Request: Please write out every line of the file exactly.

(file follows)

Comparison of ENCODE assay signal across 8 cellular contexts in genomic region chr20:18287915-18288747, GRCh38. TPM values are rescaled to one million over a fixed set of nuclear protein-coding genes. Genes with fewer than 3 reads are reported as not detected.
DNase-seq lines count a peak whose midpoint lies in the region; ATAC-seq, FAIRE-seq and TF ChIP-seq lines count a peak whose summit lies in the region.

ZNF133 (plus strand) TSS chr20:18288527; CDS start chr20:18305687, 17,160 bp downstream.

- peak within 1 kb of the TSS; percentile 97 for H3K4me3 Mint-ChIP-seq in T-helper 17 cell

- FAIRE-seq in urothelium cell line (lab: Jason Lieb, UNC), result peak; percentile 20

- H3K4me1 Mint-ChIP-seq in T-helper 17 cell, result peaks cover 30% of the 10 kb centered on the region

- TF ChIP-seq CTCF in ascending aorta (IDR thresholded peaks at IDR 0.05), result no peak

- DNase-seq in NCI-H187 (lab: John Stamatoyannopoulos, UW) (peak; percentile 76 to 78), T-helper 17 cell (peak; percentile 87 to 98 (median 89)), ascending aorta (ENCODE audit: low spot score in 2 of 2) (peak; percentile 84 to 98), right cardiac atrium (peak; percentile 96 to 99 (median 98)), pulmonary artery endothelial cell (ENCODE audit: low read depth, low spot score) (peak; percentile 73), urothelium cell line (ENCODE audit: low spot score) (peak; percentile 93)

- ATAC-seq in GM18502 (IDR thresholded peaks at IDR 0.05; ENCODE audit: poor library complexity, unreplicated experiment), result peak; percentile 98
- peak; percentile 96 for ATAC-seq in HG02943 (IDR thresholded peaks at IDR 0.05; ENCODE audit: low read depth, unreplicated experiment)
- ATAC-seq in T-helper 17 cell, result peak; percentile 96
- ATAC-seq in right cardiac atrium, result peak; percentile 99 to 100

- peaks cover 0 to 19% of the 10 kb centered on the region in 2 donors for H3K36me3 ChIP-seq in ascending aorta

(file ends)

Comparison of ENCODE assay signal across 8 cellular contexts in genomic region chr20:18287915-18288747, GRCh38. TPM values are rescaled to one million over a fixed set of nuclear protein-coding genes. Genes with fewer than 3 reads are reported as not detected.
DNase-seq lines count a peak whose midpoint lies in the region; ATAC-seq, FAIRE-seq and TF ChIP-seq lines count a peak whose summit lies in the region.

ZNF133 (plus strand) TSS chr20:18288527; CDS start chr20:18305687, 17,160 bp downstream.

- peak within 1 kb of the TSS; percentile 97 for H3K4me3 Mint-ChIP-seq in T-helper 17 cell

- FAIRE-seq in urothelium cell line (lab: Jason Lieb, UNC), result peak; percentile 20

- H3K4me1 Mint-ChIP-seq in T-helper 17 cell, result peaks cover 30% of the 10 kb centered on the region

- TF ChIP-seq CTCF in ascending aorta (IDR thresholded peaks at IDR 0.05), result no peak

- DNase-seq in NCI-H187 (lab: John Stamatoyannopoulos, UW) (peak; percentile 76 to 78), T-helper 17 cell (peak; percentile 87 to 98 (median 89)), ascending aorta (ENCODE audit: low spot score in 2 of 2) (peak; percentile 84 to 98), right cardiac atrium (peak; percentile 96 to 99 (median 98)), pulmonary artery endothelial cell (ENCODE audit: low read depth, low spot score) (peak; percentile 73), urothelium cell line (ENCODE audit: low spot score) (peak; percentile 93)

- ATAC-seq in GM18502 (IDR thresholded peaks at IDR 0.05; ENCODE audit: poor library complexity, unreplicated experiment), result peak; percentile 98
- peak; percentile 96 for ATAC-seq in HG02943 (IDR thresholded peaks at IDR 0.05; ENCODE audit: low read depth, unreplicated experiment)
- ATAC-seq in T-helper 17 cell, result peak; percentile 96
- ATAC-seq in right cardiac atrium, result peak; percentile 99 to 100

- peaks cover 0 to 19% of the 10 kb centered on the region in 2 donors for H3K36me3 ChIP-seq in ascending aorta